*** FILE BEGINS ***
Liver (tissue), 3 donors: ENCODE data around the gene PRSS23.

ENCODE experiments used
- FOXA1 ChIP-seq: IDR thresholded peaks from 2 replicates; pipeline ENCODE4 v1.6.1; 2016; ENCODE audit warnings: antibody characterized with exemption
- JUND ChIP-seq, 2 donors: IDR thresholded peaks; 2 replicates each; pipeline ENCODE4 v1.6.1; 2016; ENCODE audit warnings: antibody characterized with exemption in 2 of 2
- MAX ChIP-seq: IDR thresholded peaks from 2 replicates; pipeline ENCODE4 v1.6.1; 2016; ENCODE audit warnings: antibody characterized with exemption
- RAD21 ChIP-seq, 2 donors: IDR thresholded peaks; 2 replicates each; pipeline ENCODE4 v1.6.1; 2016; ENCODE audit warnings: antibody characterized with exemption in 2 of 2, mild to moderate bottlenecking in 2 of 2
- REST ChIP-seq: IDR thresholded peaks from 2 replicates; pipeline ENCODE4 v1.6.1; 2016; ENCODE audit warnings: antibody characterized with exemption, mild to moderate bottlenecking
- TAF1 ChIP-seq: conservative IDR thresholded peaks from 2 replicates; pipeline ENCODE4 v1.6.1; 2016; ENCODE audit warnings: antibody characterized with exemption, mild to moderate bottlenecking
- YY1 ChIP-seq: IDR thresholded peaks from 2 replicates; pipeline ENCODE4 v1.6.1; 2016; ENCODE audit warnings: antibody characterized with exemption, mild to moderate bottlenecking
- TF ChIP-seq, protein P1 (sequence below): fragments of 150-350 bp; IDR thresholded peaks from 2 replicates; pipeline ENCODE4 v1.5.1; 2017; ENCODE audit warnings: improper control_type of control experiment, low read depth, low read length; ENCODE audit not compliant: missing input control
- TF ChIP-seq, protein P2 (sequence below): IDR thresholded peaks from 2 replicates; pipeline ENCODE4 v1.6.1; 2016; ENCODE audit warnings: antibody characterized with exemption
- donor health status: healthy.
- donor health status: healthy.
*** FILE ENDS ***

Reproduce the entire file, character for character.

Liver (tissue), 3 donors: ENCODE data around the gene PRSS23.

ENCODE experiments used
- FOXA1 ChIP-seq: IDR thresholded peaks from 2 replicates; pipeline ENCODE4 v1.6.1; 2016; ENCODE audit warnings: antibody characterized with exemption
- JUND ChIP-seq, 2 donors: IDR thresholded peaks; 2 replicates each; pipeline ENCODE4 v1.6.1; 2016; ENCODE audit warnings: antibody characterized with exemption in 2 of 2
- MAX ChIP-seq: IDR thresholded peaks from 2 replicates; pipeline ENCODE4 v1.6.1; 2016; ENCODE audit warnings: antibody characterized with exemption
- RAD21 ChIP-seq, 2 donors: IDR thresholded peaks; 2 replicates each; pipeline ENCODE4 v1.6.1; 2016; ENCODE audit warnings: antibody characterized with exemption in 2 of 2, mild to moderate bottlenecking in 2 of 2
- REST ChIP-seq: IDR thresholded peaks from 2 replicates; pipeline ENCODE4 v1.6.1; 2016; ENCODE audit warnings: antibody characterized with exemption, mild to moderate bottlenecking
- TAF1 ChIP-seq: conservative IDR thresholded peaks from 2 replicates; pipeline ENCODE4 v1.6.1; 2016; ENCODE audit warnings: antibody characterized with exemption, mild to moderate bottlenecking
- YY1 ChIP-seq: IDR thresholded peaks from 2 replicates; pipeline ENCODE4 v1.6.1; 2016; ENCODE audit warnings: antibody characterized with exemption, mild to moderate bottlenecking
- TF ChIP-seq, protein P1 (sequence below): fragments of 150-350 bp; IDR thresholded peaks from 2 replicates; pipeline ENCODE4 v1.5.1; 2017; ENCODE audit warnings: improper control_type of control experiment, low read depth, low read length; ENCODE audit not compliant: missing input control
- TF ChIP-seq, protein P2 (sequence below): IDR thresholded peaks from 2 replicates; pipeline ENCODE4 v1.6.1; 2016; ENCODE audit warnings: antibody characterized with exemption
- donor health status: healthy.
- donor health status: healthy.